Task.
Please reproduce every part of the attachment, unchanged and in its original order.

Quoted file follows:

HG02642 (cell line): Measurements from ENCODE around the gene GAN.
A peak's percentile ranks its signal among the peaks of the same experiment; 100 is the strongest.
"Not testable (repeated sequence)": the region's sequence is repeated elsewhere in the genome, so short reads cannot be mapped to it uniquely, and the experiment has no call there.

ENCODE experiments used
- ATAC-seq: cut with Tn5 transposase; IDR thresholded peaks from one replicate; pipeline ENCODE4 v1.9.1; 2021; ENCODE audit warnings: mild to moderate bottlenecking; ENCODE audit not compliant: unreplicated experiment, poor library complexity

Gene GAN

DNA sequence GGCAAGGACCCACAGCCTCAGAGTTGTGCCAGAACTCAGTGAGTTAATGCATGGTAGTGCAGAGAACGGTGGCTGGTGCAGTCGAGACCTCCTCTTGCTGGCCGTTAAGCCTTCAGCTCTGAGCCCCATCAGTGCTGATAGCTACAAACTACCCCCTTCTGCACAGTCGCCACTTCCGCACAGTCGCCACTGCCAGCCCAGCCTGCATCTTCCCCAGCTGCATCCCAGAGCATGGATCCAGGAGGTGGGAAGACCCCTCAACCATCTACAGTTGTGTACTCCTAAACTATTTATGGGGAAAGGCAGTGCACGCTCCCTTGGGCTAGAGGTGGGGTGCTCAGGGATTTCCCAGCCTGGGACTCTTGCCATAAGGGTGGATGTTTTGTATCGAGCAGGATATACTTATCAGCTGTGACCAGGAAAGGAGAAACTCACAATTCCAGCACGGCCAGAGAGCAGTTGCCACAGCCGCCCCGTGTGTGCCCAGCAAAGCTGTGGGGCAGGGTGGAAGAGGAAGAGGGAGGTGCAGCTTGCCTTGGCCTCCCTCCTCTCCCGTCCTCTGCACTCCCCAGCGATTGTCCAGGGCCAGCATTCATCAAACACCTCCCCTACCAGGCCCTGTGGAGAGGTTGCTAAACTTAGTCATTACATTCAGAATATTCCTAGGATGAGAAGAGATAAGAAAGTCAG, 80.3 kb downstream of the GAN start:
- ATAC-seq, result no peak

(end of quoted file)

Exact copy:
HG02642 (cell line): Measurements from ENCODE around the gene GAN.
A peak's percentile ranks its signal among the peaks of the same experiment; 100 is the strongest.
"Not testable (repeated sequence)": the region's sequence is repeated elsewhere in the genome, so short reads cannot be mapped to it uniquely, and the experiment has no call there.

ENCODE experiments used
- ATAC-seq: cut with Tn5 transposase; IDR thresholded peaks from one replicate; pipeline ENCODE4 v1.9.1; 2021; ENCODE audit warnings: mild to moderate bottlenecking; ENCODE audit not compliant: unreplicated experiment, poor library complexity

Gene GAN

DNA sequence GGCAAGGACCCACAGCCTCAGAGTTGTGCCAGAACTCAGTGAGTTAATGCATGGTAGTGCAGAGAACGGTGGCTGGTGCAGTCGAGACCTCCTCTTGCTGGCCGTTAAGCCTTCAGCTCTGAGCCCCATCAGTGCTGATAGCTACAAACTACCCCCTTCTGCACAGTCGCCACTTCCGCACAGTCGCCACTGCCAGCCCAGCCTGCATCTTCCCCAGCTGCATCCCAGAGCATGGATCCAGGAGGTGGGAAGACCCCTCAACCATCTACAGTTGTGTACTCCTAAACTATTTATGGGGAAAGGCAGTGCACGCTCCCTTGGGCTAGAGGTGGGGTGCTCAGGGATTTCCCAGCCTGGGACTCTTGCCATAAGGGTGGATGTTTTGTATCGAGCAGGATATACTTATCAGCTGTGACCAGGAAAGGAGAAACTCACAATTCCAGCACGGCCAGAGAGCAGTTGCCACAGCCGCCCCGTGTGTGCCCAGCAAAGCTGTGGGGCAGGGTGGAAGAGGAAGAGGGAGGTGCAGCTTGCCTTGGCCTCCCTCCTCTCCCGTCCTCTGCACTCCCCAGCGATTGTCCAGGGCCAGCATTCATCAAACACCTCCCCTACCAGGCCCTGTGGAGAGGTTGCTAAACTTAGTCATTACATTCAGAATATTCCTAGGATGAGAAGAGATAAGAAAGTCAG, 80.3 kb downstream of the GAN start:
- ATAC-seq, result no peak